About .4 of a mile upriver on  Tom Hahn Creek the creek forks.  The fork to the right is about 1/2 mile long before thickets and low water may deter you.  The one on the left is about 1.1 miles log before you encounter real obstacles (there are overhangs and snags in the river toward the end).

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Spider lily near fork Tom Hahn Creek, Crooked River, March 26, 2014.

 

 

 

 

 

 

 

Right now on the right branch and the shorter other creek,  golden clubs are blooming.   There are more blooming native pinxter azaleas on the branch to the left, swamp jessamine, lots of blooming titi shrubs and blackberry blossoms, but we saw no honey bees.   Fetterbush were blooming in one large bush on the longer branch.

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Titi all in bloom in both forks of Tom Hahn Creek.

 

 

 

 

 

 

 

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Native pinxter azaleas in peak of bloom on left fork of Tom Hahn Creek, 3/26/14,

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Fetterbush, March 26, 2014, Tom Hahn Creek.

Expect in a few weeks blue flag iris and spider lilies.

 

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Parrotfeather or Brazilian watermilfoil on left branch of Tom Hahn Creek (in 3 places — this is the largest patch).  Non-native invasive plant.  Myriophyllum aquaticum.  

 

 

 

 

 

 

 

The longer branch is wide at the entrance and narrows about 3/4 miles.  We saw more alligators here than any other creek in the last 2 days — 5 alligators.

On the Crooked River,  you may have tides against you or the wind or both.  Keep to the shoreline and you may escape the full brunt of any wind.

Once leaving Rock Landing there is no easy place for a pit stop.   On the Crooked River, the land to the north is Tate’s Hell State Forest, opposite lands are in private ownership.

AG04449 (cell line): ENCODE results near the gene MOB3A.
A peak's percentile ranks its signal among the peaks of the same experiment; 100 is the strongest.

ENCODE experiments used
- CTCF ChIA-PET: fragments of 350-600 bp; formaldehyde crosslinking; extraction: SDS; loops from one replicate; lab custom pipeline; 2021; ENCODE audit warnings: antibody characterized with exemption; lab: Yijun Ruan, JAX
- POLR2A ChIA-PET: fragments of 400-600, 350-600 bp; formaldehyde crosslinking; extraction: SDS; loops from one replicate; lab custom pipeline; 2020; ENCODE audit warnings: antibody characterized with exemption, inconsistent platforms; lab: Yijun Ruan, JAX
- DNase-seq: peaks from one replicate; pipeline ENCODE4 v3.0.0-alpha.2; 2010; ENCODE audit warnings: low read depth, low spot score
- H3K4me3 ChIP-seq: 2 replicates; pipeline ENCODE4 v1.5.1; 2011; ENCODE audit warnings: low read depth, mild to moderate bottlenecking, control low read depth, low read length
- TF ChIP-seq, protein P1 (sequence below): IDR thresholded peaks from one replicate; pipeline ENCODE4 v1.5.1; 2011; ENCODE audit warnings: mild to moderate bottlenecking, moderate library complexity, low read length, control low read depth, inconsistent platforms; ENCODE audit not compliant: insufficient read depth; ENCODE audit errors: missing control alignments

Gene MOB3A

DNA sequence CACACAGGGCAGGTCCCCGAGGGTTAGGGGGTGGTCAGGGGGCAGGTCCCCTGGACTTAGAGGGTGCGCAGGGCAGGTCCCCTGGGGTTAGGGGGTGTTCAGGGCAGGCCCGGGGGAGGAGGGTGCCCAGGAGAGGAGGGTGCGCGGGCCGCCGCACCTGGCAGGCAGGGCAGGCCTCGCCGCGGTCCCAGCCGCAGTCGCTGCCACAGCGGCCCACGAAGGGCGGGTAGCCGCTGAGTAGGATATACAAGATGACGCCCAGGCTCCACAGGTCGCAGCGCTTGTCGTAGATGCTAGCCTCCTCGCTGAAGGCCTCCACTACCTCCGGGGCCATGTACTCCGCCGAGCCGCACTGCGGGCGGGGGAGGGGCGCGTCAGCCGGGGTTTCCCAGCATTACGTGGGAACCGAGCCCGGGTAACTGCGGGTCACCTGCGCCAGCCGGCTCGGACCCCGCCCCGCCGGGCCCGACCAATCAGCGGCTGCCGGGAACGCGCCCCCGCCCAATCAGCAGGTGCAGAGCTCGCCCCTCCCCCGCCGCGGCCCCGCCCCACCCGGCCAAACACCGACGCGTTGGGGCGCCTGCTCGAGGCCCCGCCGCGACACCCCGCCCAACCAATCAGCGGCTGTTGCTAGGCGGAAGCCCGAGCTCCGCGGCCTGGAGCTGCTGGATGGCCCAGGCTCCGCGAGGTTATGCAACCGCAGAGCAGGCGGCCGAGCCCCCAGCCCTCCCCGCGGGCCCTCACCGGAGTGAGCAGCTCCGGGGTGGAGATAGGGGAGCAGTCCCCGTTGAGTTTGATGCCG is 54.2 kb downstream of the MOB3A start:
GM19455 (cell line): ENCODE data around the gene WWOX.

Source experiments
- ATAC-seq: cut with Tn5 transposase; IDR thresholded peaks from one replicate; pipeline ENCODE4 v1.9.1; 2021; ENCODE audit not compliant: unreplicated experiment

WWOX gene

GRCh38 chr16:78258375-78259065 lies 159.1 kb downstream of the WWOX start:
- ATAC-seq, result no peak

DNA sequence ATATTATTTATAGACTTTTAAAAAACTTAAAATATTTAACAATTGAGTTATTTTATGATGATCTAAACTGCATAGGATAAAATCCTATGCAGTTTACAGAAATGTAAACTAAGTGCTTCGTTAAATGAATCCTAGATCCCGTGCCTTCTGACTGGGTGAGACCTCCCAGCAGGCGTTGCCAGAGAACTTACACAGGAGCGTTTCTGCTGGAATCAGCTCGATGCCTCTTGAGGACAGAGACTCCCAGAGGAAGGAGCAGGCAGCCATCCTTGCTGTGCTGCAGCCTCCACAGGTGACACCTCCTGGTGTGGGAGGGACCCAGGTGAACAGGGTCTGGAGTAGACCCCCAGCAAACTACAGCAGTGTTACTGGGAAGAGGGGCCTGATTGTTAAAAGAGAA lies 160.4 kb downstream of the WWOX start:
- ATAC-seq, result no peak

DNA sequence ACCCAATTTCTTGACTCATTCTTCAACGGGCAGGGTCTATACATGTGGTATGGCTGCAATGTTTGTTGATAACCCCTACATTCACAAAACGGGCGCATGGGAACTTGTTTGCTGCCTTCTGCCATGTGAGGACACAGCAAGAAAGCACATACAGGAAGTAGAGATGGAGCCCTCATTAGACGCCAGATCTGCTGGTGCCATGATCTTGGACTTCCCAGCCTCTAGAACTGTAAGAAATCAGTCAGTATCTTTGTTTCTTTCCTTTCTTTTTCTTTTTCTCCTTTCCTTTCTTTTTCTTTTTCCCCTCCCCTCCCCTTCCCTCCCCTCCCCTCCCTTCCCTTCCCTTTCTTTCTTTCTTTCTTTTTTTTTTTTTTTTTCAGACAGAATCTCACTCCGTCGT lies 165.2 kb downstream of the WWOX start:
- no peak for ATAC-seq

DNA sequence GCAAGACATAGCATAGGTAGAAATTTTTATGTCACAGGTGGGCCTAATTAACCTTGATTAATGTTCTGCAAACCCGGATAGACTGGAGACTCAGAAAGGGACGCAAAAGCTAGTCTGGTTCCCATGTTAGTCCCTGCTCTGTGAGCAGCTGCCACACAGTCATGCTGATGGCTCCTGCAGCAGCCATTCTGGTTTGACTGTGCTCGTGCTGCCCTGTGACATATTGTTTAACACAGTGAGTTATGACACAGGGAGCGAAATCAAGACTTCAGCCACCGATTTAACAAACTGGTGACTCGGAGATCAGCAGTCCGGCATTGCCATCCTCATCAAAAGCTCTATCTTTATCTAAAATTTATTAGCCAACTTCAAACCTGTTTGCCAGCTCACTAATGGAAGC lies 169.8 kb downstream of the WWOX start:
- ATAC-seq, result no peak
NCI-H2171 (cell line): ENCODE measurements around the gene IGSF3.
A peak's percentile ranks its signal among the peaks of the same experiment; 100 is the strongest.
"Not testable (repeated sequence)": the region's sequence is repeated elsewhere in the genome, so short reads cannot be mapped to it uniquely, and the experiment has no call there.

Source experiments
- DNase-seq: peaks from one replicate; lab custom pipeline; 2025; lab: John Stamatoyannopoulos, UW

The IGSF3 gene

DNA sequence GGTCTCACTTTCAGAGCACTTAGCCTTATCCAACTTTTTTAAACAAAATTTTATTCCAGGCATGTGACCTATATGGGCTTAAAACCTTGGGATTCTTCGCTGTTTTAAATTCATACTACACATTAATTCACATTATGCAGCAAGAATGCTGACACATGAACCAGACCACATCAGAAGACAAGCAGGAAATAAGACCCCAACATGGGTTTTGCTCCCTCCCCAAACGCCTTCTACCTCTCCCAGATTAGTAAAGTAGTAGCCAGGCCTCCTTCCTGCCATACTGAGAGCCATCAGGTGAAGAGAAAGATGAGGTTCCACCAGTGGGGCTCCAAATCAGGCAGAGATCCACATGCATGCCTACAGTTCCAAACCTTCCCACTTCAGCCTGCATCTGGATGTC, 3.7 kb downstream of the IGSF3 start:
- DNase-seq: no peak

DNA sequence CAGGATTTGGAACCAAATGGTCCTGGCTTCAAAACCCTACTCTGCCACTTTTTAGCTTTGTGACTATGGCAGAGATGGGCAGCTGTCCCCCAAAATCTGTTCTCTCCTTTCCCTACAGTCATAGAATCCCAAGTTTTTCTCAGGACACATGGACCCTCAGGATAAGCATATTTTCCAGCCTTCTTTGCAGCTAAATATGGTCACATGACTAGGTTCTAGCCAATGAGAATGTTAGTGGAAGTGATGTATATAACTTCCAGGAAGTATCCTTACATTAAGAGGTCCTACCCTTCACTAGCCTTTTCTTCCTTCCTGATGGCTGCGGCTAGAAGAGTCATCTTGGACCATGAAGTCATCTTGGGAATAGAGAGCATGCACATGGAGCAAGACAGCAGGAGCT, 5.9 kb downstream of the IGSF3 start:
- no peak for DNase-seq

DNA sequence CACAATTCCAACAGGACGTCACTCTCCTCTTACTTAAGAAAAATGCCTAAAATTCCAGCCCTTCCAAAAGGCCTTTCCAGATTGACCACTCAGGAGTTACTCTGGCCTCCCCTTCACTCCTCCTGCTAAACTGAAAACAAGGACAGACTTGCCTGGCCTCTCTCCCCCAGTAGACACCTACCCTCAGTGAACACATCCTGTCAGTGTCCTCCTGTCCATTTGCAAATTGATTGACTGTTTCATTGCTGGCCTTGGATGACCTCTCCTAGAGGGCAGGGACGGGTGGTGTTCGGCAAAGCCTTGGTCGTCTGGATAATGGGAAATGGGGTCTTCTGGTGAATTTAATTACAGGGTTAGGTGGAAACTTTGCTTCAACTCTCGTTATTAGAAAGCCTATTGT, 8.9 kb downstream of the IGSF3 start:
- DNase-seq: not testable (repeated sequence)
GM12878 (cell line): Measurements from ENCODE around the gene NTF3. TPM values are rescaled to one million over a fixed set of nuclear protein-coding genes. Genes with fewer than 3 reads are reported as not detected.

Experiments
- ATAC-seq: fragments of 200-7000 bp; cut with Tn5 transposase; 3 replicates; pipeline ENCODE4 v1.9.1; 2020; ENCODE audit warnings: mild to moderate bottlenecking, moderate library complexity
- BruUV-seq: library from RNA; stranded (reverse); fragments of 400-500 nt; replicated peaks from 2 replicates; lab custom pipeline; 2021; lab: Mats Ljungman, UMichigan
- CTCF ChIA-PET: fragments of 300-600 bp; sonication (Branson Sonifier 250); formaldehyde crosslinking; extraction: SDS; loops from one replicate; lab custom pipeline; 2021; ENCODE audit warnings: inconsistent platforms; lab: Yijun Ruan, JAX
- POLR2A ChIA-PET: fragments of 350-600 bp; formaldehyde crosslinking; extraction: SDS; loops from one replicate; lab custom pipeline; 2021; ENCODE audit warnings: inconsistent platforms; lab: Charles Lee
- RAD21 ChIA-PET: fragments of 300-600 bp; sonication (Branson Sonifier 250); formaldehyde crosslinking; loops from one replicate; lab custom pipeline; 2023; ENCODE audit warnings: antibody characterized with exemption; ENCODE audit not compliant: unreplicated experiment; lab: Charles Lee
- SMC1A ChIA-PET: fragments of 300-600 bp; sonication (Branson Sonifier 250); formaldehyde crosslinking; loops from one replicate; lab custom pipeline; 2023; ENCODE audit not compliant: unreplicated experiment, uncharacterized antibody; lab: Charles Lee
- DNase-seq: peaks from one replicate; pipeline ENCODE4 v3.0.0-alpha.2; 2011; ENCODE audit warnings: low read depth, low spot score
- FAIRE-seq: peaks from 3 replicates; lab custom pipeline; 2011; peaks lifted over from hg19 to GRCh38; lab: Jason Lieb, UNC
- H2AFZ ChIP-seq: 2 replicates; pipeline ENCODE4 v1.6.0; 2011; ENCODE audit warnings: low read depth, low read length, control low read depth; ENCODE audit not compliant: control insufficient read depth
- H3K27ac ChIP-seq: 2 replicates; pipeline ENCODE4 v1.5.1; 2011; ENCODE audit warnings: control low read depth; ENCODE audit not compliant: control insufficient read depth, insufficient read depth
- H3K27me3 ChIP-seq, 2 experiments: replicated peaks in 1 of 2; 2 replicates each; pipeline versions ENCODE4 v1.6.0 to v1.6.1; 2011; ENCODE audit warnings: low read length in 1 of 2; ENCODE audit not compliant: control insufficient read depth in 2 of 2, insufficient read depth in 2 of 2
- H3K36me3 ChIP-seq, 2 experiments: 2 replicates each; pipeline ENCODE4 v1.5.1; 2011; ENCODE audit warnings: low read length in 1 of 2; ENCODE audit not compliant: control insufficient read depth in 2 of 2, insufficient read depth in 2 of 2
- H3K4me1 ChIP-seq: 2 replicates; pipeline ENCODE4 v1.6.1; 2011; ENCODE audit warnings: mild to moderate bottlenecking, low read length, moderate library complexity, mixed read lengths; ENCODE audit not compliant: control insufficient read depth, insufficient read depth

Tupelo, cypress, pines, Florida maples are some of the trees you will see on the crooked river.  On the way back to Loop campsite east of Rock Landing, we stopped for 15 minutes to try to photograph a beautifully golden-capped prothotonary warbler in a shrub.   We were unsuccessful.  It seemed undeterred by us, but kept itself under tight cover.

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Back on the Crooked River, headed east to Rock Landing.

Tate’s Hell paddle trails

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Photo by Branson Carlton

We prefer spending more time on water than shuttling from put-in to take-out in our car.   Tate’s Hell lets one camp in one site and paddle any number of rivers  suitable for a variety of skill levels with or without shuttles.  Shuttle distances are not long.  (http://www.freshfromflorida.com/content/download/27522/521772/TatesHellSF.pdf )

Womack Creek, forinstance, provides either a downstream paddle from Nick’s Road campsite (a short about 5 miles by car or bike) to Womack Creek campground — about 4 miles — or a usually easy upstream and back paddle for 8.  Crooked river at Loop camp site is about 2 miles from Womack Creek landing, depending on which road one takes.

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Photo by Branson Carlton.

We have paddled almost all of Tate’s Hell rivers and creeks and will be writing reports on each as we revisit them.   Other paddling reports for those planning to paddle the Panhandle and are looking for paddling places is The Green Wave Forum.  For the past year and a half the number of reports have slowed down on that site , but the historic reports will still give you put-in and take-out locations (but not current  paddle conditions).

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Womack Creek in February, 2014.

We have written reports about the New  River from FH 22 east of Sumatra to Tate’s Hell New River campsite 7.  From Camp Site 7 downstream, the river is usually open all year round and generally clear of debris because it is also use by jon boats.   Jon boat fishermen are usually very considerate of paddlers.  These are usually local folks who are out to anchor at their favorite fishing spots and will not be traversing the rivers at great speed.   We have gotten good information on good paddling spots from these fishermen.

The New River from camp site 7 downstream is subject to tides and is much wider than the upstream. There are a few on river campsites on both river right and left.    Beyond Gully Branch  (with several sites, vault toilets, and a constant water source which is not potable), Pope’s Place is a good take-out place on the east side of the river.  Downstream of  Gully Branch the river widens and will be more influenced by adverse winds.  Surrounding land is upland mainly pine forests, but there are stands of Atlantic White Cedar and deciduous trees along the river.    During hunting season, this area is hunted.

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New River upriver from camp site 7 in late February, 2014.